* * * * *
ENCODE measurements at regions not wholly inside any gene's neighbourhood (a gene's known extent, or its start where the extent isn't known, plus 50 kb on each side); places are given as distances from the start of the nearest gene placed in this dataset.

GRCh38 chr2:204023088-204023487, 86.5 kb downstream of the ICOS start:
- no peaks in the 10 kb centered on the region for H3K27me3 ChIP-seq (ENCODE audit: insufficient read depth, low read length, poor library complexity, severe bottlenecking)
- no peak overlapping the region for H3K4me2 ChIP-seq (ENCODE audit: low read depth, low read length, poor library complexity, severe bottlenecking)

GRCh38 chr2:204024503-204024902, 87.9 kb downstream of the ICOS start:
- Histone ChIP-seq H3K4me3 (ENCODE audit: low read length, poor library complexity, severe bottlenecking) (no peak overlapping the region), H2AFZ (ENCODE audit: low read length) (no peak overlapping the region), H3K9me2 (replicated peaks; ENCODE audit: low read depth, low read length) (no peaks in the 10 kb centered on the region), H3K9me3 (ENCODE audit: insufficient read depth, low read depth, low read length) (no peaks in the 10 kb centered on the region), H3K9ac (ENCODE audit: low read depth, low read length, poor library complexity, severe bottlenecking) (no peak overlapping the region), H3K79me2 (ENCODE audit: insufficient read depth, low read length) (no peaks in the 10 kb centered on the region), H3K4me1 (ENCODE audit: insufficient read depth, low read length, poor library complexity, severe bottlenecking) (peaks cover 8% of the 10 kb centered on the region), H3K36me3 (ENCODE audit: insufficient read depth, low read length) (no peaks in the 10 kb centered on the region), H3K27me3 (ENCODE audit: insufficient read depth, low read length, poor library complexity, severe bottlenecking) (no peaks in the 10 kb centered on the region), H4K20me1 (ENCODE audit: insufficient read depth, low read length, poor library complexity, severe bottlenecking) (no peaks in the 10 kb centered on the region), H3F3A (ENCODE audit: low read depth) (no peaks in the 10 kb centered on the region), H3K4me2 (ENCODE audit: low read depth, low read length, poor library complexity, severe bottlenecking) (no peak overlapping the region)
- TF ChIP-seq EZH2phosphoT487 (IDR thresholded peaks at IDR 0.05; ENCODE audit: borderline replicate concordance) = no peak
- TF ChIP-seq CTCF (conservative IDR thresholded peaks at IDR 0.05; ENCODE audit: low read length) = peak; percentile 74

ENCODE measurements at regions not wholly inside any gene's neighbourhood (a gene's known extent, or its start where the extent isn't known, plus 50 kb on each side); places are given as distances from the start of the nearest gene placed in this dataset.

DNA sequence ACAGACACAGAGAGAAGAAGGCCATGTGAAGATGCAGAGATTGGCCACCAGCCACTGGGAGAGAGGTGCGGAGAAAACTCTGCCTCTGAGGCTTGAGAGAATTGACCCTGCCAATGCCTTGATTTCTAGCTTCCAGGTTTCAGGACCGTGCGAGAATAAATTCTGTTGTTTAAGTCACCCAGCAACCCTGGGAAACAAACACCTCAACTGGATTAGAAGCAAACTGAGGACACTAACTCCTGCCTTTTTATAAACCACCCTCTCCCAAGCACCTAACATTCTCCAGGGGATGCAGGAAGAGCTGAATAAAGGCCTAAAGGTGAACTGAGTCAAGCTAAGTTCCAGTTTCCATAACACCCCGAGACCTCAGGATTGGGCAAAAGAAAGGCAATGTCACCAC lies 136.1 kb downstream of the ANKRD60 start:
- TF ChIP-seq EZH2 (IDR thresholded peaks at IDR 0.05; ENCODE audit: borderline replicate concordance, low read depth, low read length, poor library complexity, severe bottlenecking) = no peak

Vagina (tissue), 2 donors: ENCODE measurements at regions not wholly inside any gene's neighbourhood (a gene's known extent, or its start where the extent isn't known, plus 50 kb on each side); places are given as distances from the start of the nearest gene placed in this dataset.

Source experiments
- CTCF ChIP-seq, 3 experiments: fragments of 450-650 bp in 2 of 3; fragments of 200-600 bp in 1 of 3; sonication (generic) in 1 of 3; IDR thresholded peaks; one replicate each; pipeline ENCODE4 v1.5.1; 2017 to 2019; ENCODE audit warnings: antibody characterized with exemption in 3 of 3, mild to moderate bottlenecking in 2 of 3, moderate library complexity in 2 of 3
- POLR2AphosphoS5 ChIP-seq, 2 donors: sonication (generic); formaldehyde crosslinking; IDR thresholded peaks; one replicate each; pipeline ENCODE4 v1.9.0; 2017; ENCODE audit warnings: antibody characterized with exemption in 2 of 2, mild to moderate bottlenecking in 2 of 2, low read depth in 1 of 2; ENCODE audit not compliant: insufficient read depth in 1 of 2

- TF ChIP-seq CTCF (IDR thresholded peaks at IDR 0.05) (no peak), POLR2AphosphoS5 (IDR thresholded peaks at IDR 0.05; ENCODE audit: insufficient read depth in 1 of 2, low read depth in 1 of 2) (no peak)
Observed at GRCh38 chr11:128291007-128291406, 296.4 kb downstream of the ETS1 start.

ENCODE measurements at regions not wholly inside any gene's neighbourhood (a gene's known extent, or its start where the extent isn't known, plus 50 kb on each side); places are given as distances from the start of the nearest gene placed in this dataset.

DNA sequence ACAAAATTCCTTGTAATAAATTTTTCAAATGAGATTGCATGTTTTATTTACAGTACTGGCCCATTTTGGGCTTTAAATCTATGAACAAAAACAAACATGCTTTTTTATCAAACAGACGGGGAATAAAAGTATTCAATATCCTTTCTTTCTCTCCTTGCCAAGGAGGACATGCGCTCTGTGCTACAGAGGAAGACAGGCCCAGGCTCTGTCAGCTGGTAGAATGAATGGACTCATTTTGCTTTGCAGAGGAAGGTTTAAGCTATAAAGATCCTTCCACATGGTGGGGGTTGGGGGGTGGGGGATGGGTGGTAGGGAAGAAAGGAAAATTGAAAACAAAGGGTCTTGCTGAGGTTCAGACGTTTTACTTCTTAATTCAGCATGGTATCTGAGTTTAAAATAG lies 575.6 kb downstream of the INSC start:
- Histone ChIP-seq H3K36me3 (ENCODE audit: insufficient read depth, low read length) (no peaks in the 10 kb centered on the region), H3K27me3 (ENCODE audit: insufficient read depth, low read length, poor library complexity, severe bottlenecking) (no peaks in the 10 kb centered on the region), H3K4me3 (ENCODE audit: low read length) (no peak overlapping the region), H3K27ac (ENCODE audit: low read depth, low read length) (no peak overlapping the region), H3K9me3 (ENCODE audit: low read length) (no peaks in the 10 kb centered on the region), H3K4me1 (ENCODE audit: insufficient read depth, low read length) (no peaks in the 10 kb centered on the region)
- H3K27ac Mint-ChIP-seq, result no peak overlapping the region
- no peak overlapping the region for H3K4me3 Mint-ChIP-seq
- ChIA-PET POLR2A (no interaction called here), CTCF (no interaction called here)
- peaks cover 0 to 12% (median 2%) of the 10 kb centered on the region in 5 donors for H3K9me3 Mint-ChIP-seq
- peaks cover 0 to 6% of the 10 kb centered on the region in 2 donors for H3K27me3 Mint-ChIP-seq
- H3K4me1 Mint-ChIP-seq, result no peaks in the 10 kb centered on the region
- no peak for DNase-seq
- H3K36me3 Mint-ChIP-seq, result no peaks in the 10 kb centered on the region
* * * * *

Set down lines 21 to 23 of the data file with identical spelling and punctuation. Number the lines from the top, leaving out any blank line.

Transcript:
- H3K27ac Mint-ChIP-seq, result no peak overlapping the region
- no peak overlapping the region for H3K4me3 Mint-ChIP-seq
- ChIA-PET POLR2A (no interaction called here), CTCF (no interaction called here)